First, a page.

The Canine Health Information Center (CHIC) database recommends testing purebred Labrador Retriever dogs for hip dysplasia, elbow dysplasia, eye issues, exercise-induced collapse and D locus DNA (coat color).
Optional but recommended Labrador health tests include centronuclear myelopathy, cardiac issues and progressive retinal atrophy (PRA).
The Canine Health Information Center (CHIC) database recommends testing purebred Golden Retriever dogs for hip dysplasia, elbow dysplasia, eye issues and cardiac issues.
As well, you should be aware that Labradors are more prone to overeating and obesity than most other dog breeds. Researchers now believe there is a genetic basis for this trait.
Golden Retriever Lab Mix Grooming
Goldador shedding is likely to be a predictable constant in your life.
This is because Golden Retriever Lab mix dogs are going to get the same type of coat from either parent dog.
A thick, double layer, water-repellent insulating coat that sheds out seasonally and year-round.
You will find it easier to control your Golden Retriever Lab mix shedding with regular brushing and grooming sessions.
Do Golden Retriever Labrador Mixes Make Good Family Pets
The average Goldador is likely to be an excellent family dog, seeing as how this hybrid dog is a mix of two of the friendliest, most social and people-oriented purebred dog breeds on the planet.
The Goldador can make an excellent choice for a service or therapy dog for this same reason.
Rescuing A Golden Retriever Lab Mix
If you don’t have your heart set on bringing home a brand new puppy, it’s definitely worthwhile to look into adopting an adult or senior Goldador.
These dogs have incredible appeal at any age, but at times they may be given up for adoption due to their owner not being able to care for them as they need.
If you can give a home to a dog in need, you’ll find that the love of your new family member is its own reward!
On top of that, it’s often cheaper to go through a shelter or rescue than it is to buy a puppy from a Goldador breeder.
Finding A Golden Retriever Lab Mix Puppy
Golden Retriever Yellow Lab mix puppies are very cute. You can count on that.
So before you head out to see a litter of Golden Retriever Lab mix puppies, you should be sure to research the breeder’s reputation and verify that all required and recommended health tests have been done on the parent dogs.
From here, you can look for a Goldador puppy who is bright-eyed, clear in the ears/nose/tail areas, eager for interaction and play, willing to be held, with a clean coat and a friendly disposition.
Please take care to avoid buying a dog or a puppy from a pet store or puppy mill. Often, the interests of making money are put over the interests and welfare of the animals involved.
For assistance in looking for a puppy, take a look at our puppy search guide.
As far as finding the mix you want goes, there’s a little more underlying the subject than may be expected.
The Controversy And Popularity Of Mixed Breed Dogs
While hybrid or “designer” dogs are very popular today among pet owners, not everyone is a fan, most notably purebred dog breeders.
To a purebred breeder, the Labrador mix Golden dilutes the purity of each breed’s genes.
This is a controversial topic and not one that is likely to be resolved anytime soon.
However, pet dog owners mostly just want their canine besties to be happy and healthy so the popularity of the Goldador continues to increase.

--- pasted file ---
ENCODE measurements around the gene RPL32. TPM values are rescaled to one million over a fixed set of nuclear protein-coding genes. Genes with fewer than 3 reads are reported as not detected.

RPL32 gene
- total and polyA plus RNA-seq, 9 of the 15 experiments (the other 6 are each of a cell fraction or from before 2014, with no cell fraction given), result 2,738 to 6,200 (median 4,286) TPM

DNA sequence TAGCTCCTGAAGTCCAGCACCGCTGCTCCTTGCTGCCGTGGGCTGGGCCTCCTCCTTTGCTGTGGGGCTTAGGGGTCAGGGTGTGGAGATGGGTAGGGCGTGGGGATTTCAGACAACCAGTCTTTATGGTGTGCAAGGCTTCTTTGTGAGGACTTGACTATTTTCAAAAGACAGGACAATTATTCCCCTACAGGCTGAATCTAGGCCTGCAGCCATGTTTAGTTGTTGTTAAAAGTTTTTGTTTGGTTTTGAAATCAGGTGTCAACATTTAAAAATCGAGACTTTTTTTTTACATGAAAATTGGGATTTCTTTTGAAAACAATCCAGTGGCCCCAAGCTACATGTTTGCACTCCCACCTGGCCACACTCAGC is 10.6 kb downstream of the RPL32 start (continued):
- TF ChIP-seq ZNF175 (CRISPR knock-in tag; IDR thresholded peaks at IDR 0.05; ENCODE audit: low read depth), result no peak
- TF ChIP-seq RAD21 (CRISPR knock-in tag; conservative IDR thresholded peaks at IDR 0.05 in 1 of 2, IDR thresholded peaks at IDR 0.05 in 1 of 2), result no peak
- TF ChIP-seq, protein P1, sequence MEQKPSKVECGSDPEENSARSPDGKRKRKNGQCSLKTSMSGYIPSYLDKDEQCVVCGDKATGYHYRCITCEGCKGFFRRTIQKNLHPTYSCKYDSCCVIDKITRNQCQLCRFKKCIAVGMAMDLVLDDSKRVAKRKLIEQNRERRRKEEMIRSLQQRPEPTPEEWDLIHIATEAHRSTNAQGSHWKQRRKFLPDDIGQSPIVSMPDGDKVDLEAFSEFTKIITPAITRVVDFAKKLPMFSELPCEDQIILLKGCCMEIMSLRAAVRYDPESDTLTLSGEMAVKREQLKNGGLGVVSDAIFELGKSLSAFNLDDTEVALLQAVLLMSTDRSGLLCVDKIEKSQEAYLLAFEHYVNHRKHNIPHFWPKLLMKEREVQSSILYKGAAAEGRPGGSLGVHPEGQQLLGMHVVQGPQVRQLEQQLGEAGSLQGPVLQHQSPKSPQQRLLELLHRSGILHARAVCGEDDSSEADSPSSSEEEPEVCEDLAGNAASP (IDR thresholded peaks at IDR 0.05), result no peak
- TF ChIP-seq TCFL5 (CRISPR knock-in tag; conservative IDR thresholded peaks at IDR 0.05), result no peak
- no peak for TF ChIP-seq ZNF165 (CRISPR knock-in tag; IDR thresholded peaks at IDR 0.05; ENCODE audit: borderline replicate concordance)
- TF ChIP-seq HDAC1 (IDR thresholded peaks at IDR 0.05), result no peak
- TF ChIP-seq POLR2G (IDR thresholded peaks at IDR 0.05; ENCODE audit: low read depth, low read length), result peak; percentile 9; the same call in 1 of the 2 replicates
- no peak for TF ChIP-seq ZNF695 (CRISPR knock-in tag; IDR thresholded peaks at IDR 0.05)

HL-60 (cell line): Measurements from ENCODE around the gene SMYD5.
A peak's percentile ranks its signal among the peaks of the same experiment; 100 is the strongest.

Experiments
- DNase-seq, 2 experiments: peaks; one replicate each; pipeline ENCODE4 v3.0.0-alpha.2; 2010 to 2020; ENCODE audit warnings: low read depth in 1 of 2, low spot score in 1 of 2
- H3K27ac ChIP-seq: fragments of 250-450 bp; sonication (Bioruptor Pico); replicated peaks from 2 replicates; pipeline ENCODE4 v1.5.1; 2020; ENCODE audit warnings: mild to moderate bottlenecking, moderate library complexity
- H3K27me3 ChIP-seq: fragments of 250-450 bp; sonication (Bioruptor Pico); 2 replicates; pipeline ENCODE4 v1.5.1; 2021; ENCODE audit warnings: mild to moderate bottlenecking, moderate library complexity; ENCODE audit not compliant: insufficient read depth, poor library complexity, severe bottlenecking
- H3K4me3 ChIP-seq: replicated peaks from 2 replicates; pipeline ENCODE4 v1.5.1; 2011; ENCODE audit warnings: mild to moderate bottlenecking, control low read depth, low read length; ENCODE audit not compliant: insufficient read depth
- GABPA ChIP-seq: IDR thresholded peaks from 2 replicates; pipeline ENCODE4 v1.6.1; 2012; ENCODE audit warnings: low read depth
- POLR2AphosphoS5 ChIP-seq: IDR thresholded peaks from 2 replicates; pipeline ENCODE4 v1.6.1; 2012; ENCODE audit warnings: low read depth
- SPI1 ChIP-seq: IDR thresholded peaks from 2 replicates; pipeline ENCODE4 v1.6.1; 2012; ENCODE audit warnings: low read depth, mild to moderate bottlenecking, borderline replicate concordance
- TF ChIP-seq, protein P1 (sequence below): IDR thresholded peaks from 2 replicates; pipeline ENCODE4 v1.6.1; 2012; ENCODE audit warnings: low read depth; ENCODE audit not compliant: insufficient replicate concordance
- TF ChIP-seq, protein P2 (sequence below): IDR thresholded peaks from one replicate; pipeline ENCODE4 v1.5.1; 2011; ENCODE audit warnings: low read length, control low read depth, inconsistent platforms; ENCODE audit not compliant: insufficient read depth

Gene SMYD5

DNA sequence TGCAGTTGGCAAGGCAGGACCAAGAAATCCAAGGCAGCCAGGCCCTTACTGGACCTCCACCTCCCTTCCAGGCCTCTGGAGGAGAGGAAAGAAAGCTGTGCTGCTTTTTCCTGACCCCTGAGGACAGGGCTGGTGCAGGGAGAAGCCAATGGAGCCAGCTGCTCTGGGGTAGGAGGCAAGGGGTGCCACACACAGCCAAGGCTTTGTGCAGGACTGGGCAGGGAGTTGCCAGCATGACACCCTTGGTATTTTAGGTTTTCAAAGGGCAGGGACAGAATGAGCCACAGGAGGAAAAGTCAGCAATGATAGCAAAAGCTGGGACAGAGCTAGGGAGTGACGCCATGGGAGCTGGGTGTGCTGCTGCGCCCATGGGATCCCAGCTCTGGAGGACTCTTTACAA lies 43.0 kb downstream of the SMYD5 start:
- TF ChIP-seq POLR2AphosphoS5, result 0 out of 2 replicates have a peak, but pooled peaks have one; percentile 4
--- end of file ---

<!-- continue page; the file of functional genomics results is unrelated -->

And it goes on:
Among canine biologists, there are benefits to the new trend toward hybrid dog breeds.
The most notable benefit is called “hybrid vigor,” a term that describes how the gene pool can be strengthened by adding genetic diversity.
Crossing two purebred dog lines adds diversity to both gene pools, which may be behind the long-standing reputation that mixed breed or “mutt” dogs have for being healthier than their purebred counterparts.
Since “designer dogs” are increasing in popularity, and the parent breeds of the Goldador are both incredibly popular to begin with, there’s a good chance that you’ll be able to locate a puppy or adopt a dog of your own.
Raising A Golden Retriever Lab Mix Puppy
Caring for a vulnerable Golden Retriever Labrador mix puppy is a big responsibility.
There are some great guides to help you with all aspects of puppy care and training.
You’ll find them listed on our Golden Retriever Labrador mix puppy page.
Golden Retriever Lab Mix Products And Accessories
- The Best Harnesses For Goldens
- Best Dog Leashes
- The Best Brushes For Labs
- Choosing A Crate For A Golden Retriever Labrador Mix
Pros And Cons of Getting A Golden Retriever Lab Mix
- Needs lots of time and attention
- Needs a great deal of exercise
- Thick coat needs grooming and care
Comparing The Golden Retriever Lab Mix With Other Breeds
If you’re intrigued by the Goldador pairing, but not quite sold, you may be interested in comparing it to some other mixed breeds that have some similarities—and some differences.
On the other hand, you might be almost certain that a Golden Retriever Labrador mix is right for you—but you still want to shop around just a little.
Take a look at these similar crosses.
Golden Retriever Lab Mix Breed Rescues
Here, we’ve compiled some rescue operations around the world to help with your search for your own Goldador. Take a look and see what there is in your local area.
If you know of any other rescues which are not on the list, please leave us a comment!
References And Resources
- Gough A, Thomas A, O’Neill D. 2018 Breed Predispositions to Disease In Dogs and Cats. Wiley Blackwell
- O’Neill et al. 2013. Longevity and Mortality of Dogs Owned In England. The Veterinary Journal
- Schalamon et al. 2006. Analysis of Dog Bites In Children Who Are Younger Than 17 Years. Pediatrics
- Duffy D et al. Breed differences in canine aggression. Applied Animal Behaviour Science 2008
- Strain G. Deafness prevalence and pigmentation and gender associations in dog breeds at risk. The Veterinary Journal 2004
- Packer et al. 2015. Impact of Facial Conformation On Canine Health. PlosOne
- Golden Retriever Lifetime Health Study,” Morris Animal Foundation
- “Health Issues/Training,” Labrador Retriever Club of America
- “Health & Research,” Golden Retriever Club of America
- Raffan E., 2016, “Genetic Variant May Help Explain Why Labradors Are Prone to Obesity,” University of Cambridge
This article has been extensively updated for 2019.